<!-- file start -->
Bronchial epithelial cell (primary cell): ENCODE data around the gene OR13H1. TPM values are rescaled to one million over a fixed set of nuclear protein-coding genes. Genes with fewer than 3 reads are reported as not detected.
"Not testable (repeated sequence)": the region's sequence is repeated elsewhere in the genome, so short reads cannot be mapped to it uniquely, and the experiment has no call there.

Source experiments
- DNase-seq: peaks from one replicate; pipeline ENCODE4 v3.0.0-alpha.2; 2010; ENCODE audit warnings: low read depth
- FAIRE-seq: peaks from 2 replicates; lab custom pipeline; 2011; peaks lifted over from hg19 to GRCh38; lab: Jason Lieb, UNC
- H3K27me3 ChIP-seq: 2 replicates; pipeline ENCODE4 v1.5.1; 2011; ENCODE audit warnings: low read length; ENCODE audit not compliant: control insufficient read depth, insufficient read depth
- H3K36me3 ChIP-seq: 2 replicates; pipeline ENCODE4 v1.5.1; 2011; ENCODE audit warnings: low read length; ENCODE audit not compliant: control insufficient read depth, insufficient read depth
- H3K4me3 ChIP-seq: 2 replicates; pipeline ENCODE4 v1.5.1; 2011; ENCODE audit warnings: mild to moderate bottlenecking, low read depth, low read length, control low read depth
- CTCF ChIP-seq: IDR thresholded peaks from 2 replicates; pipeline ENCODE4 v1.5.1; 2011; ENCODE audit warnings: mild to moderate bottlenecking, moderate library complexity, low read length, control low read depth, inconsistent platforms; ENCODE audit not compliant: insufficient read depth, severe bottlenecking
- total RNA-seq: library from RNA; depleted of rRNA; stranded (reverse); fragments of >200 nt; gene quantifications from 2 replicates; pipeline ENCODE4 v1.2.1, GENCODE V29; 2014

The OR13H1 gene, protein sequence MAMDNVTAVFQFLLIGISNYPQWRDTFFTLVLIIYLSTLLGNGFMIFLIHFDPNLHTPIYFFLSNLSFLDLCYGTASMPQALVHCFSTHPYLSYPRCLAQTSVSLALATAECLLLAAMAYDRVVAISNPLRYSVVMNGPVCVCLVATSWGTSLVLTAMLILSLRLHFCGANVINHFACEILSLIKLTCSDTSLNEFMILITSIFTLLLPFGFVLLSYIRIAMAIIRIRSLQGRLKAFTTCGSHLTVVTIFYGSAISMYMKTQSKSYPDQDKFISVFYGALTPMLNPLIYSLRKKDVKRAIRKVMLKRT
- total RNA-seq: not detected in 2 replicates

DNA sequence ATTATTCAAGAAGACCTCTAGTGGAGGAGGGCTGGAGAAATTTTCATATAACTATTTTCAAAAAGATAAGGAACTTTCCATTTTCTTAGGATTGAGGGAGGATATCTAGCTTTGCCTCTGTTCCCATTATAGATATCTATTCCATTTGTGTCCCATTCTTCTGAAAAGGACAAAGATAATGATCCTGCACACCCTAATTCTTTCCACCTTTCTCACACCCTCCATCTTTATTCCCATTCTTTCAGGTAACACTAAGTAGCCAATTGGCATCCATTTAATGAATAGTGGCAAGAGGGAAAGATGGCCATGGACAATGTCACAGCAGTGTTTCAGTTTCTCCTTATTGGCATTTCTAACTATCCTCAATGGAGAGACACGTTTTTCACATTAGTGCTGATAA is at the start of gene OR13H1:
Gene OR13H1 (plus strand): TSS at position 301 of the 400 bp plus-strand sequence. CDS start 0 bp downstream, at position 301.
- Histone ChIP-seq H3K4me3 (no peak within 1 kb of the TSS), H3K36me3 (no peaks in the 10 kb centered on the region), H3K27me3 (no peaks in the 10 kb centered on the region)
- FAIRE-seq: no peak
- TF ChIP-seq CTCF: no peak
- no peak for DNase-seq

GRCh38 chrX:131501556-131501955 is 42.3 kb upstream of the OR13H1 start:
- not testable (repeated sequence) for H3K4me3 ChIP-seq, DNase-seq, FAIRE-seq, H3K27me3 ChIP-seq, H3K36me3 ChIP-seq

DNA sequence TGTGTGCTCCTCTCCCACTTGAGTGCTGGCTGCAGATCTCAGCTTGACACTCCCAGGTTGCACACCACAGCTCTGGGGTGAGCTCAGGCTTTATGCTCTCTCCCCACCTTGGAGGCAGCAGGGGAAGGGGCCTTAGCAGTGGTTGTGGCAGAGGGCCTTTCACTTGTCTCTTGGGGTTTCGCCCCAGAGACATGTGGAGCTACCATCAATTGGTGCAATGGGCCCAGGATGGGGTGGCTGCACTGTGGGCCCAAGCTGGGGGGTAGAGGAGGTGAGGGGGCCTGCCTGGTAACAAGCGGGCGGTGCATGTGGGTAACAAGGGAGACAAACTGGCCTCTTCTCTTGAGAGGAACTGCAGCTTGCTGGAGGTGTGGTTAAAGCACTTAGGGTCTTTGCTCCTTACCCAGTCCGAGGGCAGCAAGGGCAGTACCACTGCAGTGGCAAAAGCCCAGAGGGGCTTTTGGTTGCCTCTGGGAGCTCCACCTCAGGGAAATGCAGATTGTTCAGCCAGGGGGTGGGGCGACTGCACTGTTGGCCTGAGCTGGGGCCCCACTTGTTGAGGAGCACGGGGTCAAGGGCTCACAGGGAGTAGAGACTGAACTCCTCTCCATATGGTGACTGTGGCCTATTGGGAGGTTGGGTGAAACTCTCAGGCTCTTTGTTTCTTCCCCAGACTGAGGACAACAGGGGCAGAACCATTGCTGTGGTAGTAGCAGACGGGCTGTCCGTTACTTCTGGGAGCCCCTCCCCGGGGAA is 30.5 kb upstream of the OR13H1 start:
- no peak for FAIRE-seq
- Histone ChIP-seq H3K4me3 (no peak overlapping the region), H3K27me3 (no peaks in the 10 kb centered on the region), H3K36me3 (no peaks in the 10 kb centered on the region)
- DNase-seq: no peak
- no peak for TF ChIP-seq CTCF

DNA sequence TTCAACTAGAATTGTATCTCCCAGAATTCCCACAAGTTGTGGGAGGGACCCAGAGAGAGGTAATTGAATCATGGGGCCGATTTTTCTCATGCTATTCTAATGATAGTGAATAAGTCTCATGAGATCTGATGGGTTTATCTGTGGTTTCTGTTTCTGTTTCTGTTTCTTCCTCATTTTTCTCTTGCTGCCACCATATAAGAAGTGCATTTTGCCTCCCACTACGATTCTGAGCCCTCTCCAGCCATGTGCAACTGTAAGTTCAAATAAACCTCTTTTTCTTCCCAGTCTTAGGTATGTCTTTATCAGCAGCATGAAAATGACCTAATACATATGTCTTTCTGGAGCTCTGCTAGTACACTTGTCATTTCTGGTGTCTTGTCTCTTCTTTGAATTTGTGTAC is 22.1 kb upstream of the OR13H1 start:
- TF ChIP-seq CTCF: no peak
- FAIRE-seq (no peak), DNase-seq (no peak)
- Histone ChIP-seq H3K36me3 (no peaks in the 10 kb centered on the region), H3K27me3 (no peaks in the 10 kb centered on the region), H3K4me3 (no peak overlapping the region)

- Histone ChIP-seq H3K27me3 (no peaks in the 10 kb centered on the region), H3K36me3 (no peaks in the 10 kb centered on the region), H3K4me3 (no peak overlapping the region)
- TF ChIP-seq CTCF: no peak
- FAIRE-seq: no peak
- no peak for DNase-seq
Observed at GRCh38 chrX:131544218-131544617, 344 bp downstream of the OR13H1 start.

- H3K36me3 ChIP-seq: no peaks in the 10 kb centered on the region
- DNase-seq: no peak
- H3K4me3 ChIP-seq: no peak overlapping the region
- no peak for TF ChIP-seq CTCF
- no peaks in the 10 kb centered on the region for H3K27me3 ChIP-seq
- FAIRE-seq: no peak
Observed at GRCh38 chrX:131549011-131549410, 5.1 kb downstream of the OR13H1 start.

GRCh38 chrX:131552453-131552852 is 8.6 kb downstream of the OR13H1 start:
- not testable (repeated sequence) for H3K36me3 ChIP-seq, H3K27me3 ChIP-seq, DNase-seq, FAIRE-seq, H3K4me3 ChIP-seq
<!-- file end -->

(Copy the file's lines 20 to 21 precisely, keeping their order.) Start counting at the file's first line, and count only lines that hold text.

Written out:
- not testable (repeated sequence) for H3K4me3 ChIP-seq, DNase-seq, FAIRE-seq, H3K27me3 ChIP-seq, H3K36me3 ChIP-seq

DNA sequence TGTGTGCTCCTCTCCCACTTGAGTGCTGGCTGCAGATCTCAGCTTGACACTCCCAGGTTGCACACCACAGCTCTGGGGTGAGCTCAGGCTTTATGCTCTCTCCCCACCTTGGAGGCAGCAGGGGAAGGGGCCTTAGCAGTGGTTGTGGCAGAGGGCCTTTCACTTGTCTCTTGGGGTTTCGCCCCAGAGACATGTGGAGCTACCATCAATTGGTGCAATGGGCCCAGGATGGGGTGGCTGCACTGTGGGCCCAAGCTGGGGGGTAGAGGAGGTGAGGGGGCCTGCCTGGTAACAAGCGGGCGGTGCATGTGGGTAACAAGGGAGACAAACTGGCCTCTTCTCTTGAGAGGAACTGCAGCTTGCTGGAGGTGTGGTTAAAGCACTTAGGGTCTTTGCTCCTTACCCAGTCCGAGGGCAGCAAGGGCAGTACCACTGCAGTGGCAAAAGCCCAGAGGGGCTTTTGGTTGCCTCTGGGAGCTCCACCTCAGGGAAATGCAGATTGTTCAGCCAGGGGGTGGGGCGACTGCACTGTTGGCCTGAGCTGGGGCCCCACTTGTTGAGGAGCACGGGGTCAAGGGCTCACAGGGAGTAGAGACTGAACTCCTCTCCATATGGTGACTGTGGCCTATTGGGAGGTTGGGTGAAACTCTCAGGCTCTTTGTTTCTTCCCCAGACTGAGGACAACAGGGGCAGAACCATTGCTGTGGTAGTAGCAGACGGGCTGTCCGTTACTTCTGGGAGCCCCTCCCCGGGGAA is 30.5 kb upstream of the OR13H1 start: